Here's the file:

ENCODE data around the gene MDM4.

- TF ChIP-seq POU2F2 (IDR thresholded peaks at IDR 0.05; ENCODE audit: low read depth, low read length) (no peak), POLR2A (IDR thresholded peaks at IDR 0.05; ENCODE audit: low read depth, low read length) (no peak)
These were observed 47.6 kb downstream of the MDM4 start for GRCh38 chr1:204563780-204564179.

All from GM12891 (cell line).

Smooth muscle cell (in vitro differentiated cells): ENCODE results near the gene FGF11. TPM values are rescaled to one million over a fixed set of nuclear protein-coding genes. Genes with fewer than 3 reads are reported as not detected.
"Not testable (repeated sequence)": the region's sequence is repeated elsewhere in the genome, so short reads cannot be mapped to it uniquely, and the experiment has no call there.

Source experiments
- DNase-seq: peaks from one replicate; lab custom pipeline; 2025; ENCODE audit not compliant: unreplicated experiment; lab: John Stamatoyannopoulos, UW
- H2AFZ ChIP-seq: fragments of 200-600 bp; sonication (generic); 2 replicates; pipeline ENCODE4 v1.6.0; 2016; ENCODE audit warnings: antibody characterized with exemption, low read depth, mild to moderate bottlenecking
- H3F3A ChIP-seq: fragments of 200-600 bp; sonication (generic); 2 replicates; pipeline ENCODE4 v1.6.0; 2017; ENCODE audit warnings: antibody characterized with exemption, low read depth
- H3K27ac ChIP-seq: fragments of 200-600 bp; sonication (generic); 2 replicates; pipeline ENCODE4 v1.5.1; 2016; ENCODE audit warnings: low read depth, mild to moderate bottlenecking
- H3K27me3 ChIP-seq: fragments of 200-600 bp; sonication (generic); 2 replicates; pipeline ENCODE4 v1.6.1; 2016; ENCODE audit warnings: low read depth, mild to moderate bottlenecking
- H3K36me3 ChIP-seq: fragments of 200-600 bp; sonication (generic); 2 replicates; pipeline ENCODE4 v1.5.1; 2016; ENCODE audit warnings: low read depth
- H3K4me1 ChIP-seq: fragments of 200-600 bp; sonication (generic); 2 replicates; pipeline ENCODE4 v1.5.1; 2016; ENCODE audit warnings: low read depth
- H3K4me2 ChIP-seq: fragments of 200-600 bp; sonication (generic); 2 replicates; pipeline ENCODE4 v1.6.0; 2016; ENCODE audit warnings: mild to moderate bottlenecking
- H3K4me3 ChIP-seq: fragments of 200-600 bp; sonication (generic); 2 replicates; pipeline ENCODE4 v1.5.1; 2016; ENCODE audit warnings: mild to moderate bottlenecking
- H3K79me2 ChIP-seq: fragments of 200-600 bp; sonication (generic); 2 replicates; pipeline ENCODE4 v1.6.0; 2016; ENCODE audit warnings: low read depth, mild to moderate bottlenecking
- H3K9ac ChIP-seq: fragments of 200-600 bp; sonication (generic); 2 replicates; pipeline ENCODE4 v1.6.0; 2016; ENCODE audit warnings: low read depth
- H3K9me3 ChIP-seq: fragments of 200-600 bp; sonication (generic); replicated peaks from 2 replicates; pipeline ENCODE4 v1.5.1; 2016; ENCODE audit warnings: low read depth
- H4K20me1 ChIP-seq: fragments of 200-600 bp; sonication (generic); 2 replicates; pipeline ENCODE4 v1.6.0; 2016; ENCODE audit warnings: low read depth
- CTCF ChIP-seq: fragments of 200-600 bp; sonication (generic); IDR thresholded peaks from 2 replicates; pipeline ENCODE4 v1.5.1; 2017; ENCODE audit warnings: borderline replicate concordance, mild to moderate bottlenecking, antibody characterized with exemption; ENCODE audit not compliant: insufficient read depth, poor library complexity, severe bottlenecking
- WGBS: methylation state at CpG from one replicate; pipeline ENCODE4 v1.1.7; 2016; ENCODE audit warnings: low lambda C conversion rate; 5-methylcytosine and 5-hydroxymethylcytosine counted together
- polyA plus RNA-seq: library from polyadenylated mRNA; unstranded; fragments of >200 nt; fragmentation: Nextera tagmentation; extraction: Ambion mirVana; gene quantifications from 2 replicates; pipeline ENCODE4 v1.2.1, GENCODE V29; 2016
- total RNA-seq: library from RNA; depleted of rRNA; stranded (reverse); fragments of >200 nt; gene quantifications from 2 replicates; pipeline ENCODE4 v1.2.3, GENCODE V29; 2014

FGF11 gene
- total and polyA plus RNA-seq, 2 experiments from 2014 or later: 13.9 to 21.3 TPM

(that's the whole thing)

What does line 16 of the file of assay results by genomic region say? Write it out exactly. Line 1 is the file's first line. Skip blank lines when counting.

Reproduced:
- H3K4me3 ChIP-seq: fragments of 200-600 bp; sonication (generic); 2 replicates; pipeline ENCODE4 v1.5.1; 2016; ENCODE audit warnings: mild to moderate bottlenecking